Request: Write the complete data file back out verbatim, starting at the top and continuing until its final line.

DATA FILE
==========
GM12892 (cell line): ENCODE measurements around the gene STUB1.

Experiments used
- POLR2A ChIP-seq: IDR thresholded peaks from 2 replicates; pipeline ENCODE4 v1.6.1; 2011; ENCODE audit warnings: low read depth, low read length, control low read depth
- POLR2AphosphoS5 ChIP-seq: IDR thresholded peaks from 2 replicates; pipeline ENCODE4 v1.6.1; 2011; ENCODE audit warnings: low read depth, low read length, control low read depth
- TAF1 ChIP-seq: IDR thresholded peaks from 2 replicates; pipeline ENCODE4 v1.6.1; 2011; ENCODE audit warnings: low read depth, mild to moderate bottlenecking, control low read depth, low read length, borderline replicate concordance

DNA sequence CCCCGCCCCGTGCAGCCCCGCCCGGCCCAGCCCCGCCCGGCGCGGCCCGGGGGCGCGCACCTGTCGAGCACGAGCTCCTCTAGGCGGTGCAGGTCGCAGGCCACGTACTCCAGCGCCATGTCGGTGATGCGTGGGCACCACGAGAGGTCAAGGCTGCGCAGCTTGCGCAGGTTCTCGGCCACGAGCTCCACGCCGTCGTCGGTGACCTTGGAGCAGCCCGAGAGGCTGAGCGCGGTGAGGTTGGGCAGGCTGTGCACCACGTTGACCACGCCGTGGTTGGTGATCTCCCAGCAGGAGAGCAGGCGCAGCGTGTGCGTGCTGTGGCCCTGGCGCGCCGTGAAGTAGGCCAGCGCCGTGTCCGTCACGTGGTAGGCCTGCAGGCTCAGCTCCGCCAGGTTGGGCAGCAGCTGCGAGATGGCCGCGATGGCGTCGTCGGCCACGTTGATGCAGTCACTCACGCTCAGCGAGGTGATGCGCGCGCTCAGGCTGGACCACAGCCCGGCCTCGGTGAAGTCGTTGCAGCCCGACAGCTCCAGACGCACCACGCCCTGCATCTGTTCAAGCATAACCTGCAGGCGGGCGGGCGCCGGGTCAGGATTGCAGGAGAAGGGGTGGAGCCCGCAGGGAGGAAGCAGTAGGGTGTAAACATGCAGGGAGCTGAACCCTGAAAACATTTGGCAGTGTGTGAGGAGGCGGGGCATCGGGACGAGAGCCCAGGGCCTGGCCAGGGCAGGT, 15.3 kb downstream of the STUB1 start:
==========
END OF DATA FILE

GM12892 (cell line): ENCODE measurements around the gene STUB1.

Experiments used
- POLR2A ChIP-seq: IDR thresholded peaks from 2 replicates; pipeline ENCODE4 v1.6.1; 2011; ENCODE audit warnings: low read depth, low read length, control low read depth
- POLR2AphosphoS5 ChIP-seq: IDR thresholded peaks from 2 replicates; pipeline ENCODE4 v1.6.1; 2011; ENCODE audit warnings: low read depth, low read length, control low read depth
- TAF1 ChIP-seq: IDR thresholded peaks from 2 replicates; pipeline ENCODE4 v1.6.1; 2011; ENCODE audit warnings: low read depth, mild to moderate bottlenecking, control low read depth, low read length, borderline replicate concordance

DNA sequence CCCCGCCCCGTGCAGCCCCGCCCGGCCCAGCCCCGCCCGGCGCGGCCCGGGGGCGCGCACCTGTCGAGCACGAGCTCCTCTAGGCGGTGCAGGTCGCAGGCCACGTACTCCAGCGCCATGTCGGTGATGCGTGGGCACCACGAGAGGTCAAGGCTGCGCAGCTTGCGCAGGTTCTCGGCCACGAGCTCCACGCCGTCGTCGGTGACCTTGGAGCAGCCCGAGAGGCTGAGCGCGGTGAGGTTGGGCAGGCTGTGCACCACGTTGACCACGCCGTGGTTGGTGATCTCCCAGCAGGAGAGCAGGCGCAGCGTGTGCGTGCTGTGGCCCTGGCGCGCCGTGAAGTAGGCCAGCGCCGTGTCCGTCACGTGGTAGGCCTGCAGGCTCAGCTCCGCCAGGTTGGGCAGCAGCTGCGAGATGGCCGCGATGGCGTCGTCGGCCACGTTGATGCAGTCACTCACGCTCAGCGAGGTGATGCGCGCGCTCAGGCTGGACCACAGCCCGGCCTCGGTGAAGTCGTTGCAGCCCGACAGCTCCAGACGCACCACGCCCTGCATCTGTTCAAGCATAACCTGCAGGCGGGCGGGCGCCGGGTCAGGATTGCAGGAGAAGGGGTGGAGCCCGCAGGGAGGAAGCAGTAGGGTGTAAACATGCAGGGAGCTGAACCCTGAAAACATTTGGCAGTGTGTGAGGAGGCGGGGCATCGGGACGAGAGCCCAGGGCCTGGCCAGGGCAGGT, 15.3 kb downstream of the STUB1 start: